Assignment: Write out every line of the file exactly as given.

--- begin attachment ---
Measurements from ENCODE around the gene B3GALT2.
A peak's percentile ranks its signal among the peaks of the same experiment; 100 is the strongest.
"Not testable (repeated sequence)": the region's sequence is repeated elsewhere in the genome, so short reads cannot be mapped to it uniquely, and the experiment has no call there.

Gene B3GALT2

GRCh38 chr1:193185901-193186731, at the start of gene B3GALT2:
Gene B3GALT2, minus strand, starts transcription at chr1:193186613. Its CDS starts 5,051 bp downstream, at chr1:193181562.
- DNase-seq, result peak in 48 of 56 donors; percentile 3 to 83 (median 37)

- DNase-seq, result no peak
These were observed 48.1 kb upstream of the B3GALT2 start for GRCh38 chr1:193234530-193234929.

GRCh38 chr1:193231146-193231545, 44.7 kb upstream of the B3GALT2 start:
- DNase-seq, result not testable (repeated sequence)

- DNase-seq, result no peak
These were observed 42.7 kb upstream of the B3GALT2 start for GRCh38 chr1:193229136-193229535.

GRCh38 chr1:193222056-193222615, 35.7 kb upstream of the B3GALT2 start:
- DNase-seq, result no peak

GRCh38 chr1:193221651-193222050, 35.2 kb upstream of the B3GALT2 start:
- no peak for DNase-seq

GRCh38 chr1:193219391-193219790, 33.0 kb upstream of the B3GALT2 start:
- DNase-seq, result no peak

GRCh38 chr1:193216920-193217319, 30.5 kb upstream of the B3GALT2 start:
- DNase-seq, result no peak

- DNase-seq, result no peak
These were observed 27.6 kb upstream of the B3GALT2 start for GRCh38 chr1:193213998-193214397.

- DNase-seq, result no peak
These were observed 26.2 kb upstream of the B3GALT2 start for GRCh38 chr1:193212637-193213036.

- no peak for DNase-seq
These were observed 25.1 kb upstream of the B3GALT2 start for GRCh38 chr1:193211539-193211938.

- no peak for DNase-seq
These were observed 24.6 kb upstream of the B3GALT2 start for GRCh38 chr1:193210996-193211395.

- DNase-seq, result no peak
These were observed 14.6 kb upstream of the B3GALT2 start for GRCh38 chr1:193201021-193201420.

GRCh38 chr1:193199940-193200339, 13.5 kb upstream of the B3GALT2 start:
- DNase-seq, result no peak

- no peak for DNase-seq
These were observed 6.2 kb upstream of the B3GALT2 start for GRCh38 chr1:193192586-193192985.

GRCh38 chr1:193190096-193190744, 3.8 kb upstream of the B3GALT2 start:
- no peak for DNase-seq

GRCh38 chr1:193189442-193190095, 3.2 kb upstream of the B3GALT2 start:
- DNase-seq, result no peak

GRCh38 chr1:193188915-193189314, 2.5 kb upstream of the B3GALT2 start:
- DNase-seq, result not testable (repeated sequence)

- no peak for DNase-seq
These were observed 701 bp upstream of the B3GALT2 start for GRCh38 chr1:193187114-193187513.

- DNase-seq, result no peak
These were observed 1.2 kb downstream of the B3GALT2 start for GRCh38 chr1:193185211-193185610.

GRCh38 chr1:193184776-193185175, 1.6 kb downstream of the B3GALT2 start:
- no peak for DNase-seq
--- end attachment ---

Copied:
Measurements from ENCODE around the gene B3GALT2.
A peak's percentile ranks its signal among the peaks of the same experiment; 100 is the strongest.
"Not testable (repeated sequence)": the region's sequence is repeated elsewhere in the genome, so short reads cannot be mapped to it uniquely, and the experiment has no call there.

Gene B3GALT2

GRCh38 chr1:193185901-193186731, at the start of gene B3GALT2:
Gene B3GALT2, minus strand, starts transcription at chr1:193186613. Its CDS starts 5,051 bp downstream, at chr1:193181562.
- DNase-seq, result peak in 48 of 56 donors; percentile 3 to 83 (median 37)

- DNase-seq, result no peak
These were observed 48.1 kb upstream of the B3GALT2 start for GRCh38 chr1:193234530-193234929.

GRCh38 chr1:193231146-193231545, 44.7 kb upstream of the B3GALT2 start:
- DNase-seq, result not testable (repeated sequence)

- DNase-seq, result no peak
These were observed 42.7 kb upstream of the B3GALT2 start for GRCh38 chr1:193229136-193229535.

GRCh38 chr1:193222056-193222615, 35.7 kb upstream of the B3GALT2 start:
- DNase-seq, result no peak

GRCh38 chr1:193221651-193222050, 35.2 kb upstream of the B3GALT2 start:
- no peak for DNase-seq

GRCh38 chr1:193219391-193219790, 33.0 kb upstream of the B3GALT2 start:
- DNase-seq, result no peak

GRCh38 chr1:193216920-193217319, 30.5 kb upstream of the B3GALT2 start:
- DNase-seq, result no peak

- DNase-seq, result no peak
These were observed 27.6 kb upstream of the B3GALT2 start for GRCh38 chr1:193213998-193214397.

- DNase-seq, result no peak
These were observed 26.2 kb upstream of the B3GALT2 start for GRCh38 chr1:193212637-193213036.

- no peak for DNase-seq
These were observed 25.1 kb upstream of the B3GALT2 start for GRCh38 chr1:193211539-193211938.

- no peak for DNase-seq
These were observed 24.6 kb upstream of the B3GALT2 start for GRCh38 chr1:193210996-193211395.

- DNase-seq, result no peak
These were observed 14.6 kb upstream of the B3GALT2 start for GRCh38 chr1:193201021-193201420.

GRCh38 chr1:193199940-193200339, 13.5 kb upstream of the B3GALT2 start:
- DNase-seq, result no peak

- no peak for DNase-seq
These were observed 6.2 kb upstream of the B3GALT2 start for GRCh38 chr1:193192586-193192985.

GRCh38 chr1:193190096-193190744, 3.8 kb upstream of the B3GALT2 start:
- no peak for DNase-seq

GRCh38 chr1:193189442-193190095, 3.2 kb upstream of the B3GALT2 start:
- DNase-seq, result no peak

GRCh38 chr1:193188915-193189314, 2.5 kb upstream of the B3GALT2 start:
- DNase-seq, result not testable (repeated sequence)

- no peak for DNase-seq
These were observed 701 bp upstream of the B3GALT2 start for GRCh38 chr1:193187114-193187513.

- DNase-seq, result no peak
These were observed 1.2 kb downstream of the B3GALT2 start for GRCh38 chr1:193185211-193185610.

GRCh38 chr1:193184776-193185175, 1.6 kb downstream of the B3GALT2 start:
- no peak for DNase-seq